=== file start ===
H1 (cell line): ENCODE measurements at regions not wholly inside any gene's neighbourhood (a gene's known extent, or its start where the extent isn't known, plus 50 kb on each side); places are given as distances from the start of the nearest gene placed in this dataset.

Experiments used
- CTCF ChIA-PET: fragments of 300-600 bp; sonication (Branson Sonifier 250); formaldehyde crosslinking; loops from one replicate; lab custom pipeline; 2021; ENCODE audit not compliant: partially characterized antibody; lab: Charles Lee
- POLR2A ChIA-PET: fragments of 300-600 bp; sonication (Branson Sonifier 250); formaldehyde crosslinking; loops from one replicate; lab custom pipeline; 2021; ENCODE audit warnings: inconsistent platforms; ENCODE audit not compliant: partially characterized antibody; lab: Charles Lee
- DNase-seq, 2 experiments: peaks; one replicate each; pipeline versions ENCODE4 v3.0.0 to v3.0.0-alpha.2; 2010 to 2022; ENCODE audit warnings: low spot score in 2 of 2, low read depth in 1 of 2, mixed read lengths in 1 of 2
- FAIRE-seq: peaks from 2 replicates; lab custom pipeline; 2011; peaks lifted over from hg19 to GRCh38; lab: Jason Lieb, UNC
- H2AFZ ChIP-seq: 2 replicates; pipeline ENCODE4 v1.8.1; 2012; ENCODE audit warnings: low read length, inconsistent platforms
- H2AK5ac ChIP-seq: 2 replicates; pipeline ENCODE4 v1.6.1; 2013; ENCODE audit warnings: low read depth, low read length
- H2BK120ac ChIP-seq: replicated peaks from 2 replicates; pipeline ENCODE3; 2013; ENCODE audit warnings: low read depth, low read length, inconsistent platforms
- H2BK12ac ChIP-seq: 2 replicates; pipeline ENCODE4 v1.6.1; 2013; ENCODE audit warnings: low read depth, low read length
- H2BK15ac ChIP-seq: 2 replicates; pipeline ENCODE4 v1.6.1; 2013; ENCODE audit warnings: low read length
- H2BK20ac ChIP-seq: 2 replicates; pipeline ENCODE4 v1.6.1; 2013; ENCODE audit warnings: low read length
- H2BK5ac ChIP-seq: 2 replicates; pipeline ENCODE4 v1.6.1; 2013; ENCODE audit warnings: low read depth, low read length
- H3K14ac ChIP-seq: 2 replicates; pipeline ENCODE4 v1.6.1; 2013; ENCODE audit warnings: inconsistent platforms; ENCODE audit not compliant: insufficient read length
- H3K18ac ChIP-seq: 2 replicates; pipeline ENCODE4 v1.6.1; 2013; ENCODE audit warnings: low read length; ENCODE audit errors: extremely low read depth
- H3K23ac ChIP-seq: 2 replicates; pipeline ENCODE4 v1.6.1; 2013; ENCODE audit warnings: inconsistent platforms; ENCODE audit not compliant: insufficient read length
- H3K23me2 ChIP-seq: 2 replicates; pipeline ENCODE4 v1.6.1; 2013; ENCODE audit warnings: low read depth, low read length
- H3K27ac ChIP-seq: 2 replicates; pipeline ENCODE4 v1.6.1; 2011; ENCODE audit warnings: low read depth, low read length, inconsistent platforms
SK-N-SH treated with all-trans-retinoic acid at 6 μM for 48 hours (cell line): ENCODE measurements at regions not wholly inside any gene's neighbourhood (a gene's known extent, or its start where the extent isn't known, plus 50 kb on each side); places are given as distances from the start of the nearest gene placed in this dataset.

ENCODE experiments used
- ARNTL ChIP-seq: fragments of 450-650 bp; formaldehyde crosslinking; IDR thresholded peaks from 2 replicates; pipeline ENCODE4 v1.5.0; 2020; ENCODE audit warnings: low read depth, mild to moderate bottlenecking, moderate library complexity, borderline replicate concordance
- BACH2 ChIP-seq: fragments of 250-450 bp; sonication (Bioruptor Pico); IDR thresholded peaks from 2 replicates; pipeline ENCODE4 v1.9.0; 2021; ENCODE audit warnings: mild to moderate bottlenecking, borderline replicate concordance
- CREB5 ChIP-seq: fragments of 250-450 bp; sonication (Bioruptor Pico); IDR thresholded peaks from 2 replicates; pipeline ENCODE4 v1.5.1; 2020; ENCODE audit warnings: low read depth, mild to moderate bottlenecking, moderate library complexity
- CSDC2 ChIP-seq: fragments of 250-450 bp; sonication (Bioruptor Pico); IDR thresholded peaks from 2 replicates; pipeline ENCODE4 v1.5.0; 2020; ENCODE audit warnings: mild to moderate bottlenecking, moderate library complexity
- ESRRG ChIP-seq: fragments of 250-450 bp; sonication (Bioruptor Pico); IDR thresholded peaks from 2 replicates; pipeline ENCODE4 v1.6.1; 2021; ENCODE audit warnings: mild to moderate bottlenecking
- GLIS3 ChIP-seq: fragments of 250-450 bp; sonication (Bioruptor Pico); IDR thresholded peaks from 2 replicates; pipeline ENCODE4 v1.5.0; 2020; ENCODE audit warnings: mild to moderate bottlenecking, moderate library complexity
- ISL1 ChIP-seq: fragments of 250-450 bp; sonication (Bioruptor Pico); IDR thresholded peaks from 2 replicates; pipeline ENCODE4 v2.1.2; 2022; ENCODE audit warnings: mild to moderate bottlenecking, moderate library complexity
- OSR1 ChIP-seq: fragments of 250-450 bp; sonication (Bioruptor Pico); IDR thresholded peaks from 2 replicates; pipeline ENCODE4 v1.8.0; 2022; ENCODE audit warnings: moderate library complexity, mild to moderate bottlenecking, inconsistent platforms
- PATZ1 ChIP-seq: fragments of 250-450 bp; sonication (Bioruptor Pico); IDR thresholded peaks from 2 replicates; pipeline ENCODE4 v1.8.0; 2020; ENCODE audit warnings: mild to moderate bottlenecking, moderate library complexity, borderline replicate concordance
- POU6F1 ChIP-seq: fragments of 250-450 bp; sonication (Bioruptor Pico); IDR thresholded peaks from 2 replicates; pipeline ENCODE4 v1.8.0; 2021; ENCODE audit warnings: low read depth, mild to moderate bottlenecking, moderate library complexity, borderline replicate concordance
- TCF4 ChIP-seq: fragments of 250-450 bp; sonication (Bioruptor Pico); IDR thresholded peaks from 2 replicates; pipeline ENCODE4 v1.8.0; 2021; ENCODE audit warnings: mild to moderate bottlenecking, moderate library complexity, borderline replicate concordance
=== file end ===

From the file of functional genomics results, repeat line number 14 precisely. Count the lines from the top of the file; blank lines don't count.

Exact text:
- H3K14ac ChIP-seq: 2 replicates; pipeline ENCODE4 v1.6.1; 2013; ENCODE audit warnings: inconsistent platforms; ENCODE audit not compliant: insufficient read length